NSES Content Standard A 
Science as Inquiry: Abilities necessary to do scientific inquiry
Grades 9-12, page 175

Recognize and analyze alternative explanations and models. This aspect of the standard emphasizes the critical abilities of analyzing an argument by reviewing current scientific understanding, weighing the evidence, and examining the logic so as to decide which explanations and models are best. In other words, although there may be several plausible explanations, they do not all have equal weight. Students should be able to use scientific criteria to find the preferred explanations.

Benchmark 1A The Nature of Science: The Scientific World View
Grades 9-12, page 8
No matter how well one theory fits observations, a new theory might fit them just as well or better, or might fit a wider range of observations. In science, the testing, revising, and occasional discarding of theories, new and old, never ends. This ongoing process leads to an increasingly better understanding of how things work in the world but not to absolute truth. Evidence for the value of this approach is given by the improving ability of scientists to offer reliable explanations and make accurate predictions.

Benchmark 1B The Nature of Science: Scientific Inquiry
Grades 9-12, page 13
Hypotheses are widely used in science for choosing what data to pay attention to and what additional data to seek, and for guiding the interpretation of the data (both new and previously available).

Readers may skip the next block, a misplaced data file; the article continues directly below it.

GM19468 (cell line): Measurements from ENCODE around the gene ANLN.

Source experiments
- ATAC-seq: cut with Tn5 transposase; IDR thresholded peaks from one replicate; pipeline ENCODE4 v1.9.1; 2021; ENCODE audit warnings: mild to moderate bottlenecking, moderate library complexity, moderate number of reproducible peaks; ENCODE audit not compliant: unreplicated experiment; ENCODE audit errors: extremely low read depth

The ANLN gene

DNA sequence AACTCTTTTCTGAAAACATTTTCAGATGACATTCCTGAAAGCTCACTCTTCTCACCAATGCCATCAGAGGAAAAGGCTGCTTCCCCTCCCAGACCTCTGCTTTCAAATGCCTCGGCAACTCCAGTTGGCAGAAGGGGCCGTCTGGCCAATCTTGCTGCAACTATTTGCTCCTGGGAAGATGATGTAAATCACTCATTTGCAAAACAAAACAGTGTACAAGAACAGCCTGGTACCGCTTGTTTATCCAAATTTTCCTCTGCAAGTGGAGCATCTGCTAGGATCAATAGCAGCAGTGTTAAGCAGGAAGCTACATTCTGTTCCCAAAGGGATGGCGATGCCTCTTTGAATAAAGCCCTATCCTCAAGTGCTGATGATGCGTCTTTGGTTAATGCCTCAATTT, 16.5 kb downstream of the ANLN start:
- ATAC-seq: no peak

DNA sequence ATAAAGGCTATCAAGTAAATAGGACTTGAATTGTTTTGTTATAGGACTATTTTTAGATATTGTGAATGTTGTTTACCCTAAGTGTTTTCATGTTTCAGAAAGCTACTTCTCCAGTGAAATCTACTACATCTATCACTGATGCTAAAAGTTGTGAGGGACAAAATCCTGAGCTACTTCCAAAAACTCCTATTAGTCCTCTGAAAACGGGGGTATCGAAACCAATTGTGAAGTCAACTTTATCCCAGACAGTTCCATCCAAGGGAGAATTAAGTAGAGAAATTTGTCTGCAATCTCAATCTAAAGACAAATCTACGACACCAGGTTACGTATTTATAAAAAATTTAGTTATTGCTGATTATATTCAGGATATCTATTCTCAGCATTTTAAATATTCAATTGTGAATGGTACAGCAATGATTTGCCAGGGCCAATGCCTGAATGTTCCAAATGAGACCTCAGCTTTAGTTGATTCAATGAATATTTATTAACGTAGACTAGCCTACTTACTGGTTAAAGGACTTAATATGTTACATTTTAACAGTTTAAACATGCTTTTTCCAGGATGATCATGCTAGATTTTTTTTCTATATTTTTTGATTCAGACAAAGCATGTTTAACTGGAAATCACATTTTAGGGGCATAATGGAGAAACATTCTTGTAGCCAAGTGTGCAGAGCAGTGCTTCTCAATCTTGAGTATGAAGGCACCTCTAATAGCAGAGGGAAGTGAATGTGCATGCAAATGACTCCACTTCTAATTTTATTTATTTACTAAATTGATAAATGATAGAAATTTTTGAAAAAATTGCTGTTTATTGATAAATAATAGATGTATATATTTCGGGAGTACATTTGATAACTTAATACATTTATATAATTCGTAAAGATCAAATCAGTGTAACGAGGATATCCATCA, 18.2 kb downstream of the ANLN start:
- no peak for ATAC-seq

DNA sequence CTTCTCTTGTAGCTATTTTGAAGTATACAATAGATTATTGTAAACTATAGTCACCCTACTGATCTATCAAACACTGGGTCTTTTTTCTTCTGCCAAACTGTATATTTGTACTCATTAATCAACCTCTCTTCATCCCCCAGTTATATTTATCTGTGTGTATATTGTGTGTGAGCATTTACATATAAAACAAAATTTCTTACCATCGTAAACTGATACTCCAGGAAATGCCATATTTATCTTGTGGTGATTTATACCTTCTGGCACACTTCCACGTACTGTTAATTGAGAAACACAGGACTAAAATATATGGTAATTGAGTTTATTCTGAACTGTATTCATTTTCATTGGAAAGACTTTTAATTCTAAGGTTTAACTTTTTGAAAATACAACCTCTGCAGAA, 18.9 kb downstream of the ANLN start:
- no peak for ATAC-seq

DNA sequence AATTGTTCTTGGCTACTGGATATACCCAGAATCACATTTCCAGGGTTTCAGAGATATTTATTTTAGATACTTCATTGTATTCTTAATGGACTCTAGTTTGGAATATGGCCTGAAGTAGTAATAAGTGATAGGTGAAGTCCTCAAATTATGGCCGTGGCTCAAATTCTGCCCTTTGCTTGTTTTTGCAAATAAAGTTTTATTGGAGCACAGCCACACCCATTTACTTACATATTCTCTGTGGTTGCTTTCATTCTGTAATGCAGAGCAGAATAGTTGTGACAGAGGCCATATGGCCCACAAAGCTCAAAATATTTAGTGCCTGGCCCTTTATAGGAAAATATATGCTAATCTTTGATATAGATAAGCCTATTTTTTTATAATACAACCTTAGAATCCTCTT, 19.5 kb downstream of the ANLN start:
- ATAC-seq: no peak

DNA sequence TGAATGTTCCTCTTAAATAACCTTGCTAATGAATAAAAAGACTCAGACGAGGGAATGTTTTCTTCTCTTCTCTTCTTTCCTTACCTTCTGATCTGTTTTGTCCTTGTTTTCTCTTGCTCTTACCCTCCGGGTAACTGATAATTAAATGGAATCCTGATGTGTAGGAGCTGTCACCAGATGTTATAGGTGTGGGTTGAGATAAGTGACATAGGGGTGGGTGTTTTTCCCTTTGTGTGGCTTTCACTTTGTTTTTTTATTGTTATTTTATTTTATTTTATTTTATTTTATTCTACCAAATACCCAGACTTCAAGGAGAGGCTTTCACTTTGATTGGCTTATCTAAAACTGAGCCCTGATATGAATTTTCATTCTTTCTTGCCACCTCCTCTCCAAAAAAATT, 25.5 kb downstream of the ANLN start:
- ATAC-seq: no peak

Benchmark 1B The Nature of Science: Scientific Inquiry
Grades 9-12, page 13
In the short run, new ideas that do not mesh well with mainstream ideas in science often encounter vigorous criticism. In the long run, theories are judged by how they fit with other theories, the range of observations they explain, how well they explain observations, and how effective they are in predicting new findings.

Benchmark 9E The Mathematical World: Reasoning
Grades 9-12, page 234
Once a person believes in a general rule, he or she may be more likely to notice cases that agree with it and to ignore cases that don't. To avoid biased observations, scientific studies sometimes use observers who don't know what the results are "supposed" to be.

Benchmark 11B Common Themes: Models
Grades 6-8, page 269
Different models can be used to represent the same thing. What kind of a model to use and how complex it should be depends on its purpose. The usefulness of a model may be limited if it is too simple or if it is needlessly complicated. Choosing a useful model is one of the instances in which intuition and creativity come into play in science, mathematics, and engineering.

Benchmark 11B Common Themes: Models
Grades 9-12, page 270
The usefulness of a model can be tested by comparing its predictions to actual observations in the real world. But a close match does not necessarily mean that the model is the only "true" model or the only one that would work.

Benchmark 12E Habits of Mind: Critical-Response Skills
Grades 9-12, page 300
Suggest alternative ways of explaining data and criticize arguments in which data, explanations, or conclusions are represented as the only ones worth consideration, with no mention of other possibilities. Similarly, suggest alternative trade-offs in decisions and designs and criticize those in which major trade-offs are not acknowledged.